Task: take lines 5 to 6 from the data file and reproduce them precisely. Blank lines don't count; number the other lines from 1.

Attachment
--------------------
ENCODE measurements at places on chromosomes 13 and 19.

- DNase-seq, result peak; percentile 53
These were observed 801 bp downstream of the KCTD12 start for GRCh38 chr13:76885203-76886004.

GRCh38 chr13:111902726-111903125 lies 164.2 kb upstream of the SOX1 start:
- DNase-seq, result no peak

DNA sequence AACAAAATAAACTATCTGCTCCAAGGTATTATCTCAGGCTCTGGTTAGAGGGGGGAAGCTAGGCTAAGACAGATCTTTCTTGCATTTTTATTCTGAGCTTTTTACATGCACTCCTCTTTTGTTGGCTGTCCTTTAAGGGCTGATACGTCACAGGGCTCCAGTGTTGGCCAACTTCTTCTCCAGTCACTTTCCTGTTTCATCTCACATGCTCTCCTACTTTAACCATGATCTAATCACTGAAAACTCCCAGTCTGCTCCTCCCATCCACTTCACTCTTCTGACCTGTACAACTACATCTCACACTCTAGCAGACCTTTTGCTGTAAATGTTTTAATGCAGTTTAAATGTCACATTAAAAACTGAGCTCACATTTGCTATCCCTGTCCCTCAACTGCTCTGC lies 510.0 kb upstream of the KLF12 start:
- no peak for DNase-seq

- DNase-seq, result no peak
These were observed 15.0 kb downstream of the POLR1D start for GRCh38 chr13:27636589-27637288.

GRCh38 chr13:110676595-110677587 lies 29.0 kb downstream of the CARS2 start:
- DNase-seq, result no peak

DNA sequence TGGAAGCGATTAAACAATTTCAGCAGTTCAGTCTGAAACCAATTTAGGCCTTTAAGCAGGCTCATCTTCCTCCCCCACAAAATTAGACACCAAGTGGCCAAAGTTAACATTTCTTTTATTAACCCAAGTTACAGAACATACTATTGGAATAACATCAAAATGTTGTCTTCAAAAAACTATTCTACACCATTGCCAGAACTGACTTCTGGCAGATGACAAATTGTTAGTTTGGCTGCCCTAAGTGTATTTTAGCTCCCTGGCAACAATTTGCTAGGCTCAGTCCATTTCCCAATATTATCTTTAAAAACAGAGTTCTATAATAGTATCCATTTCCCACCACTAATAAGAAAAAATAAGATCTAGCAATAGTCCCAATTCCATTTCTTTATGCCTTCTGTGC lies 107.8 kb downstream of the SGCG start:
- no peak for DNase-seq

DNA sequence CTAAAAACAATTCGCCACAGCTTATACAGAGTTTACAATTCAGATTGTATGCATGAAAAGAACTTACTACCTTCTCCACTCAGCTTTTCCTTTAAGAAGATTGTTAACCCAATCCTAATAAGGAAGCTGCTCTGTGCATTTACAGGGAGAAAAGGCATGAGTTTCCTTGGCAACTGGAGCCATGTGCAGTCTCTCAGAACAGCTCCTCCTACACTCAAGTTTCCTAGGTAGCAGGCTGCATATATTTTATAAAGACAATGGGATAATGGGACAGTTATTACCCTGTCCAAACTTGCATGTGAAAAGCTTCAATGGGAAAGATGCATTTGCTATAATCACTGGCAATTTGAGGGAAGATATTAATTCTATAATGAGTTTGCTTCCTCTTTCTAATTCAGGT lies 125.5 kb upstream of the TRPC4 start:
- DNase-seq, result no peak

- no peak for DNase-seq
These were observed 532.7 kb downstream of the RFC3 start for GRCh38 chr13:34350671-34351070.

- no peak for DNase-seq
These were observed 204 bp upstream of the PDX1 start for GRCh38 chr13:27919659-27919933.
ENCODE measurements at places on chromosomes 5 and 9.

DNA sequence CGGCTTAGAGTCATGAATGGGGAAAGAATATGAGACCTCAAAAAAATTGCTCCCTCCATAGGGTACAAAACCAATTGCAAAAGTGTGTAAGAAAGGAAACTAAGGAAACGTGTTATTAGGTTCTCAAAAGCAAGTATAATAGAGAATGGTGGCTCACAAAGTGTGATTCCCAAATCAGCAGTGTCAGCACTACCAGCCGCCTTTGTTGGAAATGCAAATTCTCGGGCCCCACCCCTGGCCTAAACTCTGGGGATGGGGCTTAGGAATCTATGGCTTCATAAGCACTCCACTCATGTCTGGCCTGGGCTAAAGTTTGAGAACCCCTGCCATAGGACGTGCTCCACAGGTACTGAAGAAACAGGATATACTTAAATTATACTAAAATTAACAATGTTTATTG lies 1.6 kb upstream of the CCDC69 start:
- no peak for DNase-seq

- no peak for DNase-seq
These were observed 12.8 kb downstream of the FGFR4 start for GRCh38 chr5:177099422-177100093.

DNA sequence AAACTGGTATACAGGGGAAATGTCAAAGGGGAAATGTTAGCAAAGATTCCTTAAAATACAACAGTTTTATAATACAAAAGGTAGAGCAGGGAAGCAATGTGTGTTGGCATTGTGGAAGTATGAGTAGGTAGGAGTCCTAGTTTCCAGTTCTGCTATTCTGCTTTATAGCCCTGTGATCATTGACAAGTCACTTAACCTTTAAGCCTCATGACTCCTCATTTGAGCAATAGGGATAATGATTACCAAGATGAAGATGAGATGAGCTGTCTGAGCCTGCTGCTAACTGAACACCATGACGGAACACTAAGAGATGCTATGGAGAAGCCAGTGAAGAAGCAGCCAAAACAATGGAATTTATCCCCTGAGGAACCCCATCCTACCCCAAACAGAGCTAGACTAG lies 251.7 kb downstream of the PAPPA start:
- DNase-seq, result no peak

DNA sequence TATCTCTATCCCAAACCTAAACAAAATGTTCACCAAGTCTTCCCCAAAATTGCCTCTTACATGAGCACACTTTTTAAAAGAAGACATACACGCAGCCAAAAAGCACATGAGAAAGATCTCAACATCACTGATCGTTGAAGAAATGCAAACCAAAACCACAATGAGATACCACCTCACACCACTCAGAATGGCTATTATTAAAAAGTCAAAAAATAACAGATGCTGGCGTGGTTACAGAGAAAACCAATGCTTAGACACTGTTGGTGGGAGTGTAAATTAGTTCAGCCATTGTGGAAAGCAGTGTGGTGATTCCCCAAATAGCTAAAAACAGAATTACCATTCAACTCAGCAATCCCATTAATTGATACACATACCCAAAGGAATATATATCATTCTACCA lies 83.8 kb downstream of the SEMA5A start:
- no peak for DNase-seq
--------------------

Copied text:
- DNase-seq, result no peak

DNA sequence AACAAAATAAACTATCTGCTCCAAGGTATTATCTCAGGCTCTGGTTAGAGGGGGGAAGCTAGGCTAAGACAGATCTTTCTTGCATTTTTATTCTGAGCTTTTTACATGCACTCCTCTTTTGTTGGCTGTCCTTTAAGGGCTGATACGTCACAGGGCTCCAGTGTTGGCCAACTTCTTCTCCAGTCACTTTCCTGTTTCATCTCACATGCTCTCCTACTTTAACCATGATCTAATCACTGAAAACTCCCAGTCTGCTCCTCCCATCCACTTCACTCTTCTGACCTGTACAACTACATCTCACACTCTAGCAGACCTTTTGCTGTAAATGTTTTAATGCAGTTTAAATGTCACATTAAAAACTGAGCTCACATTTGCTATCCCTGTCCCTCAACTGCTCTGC lies 510.0 kb upstream of the KLF12 start: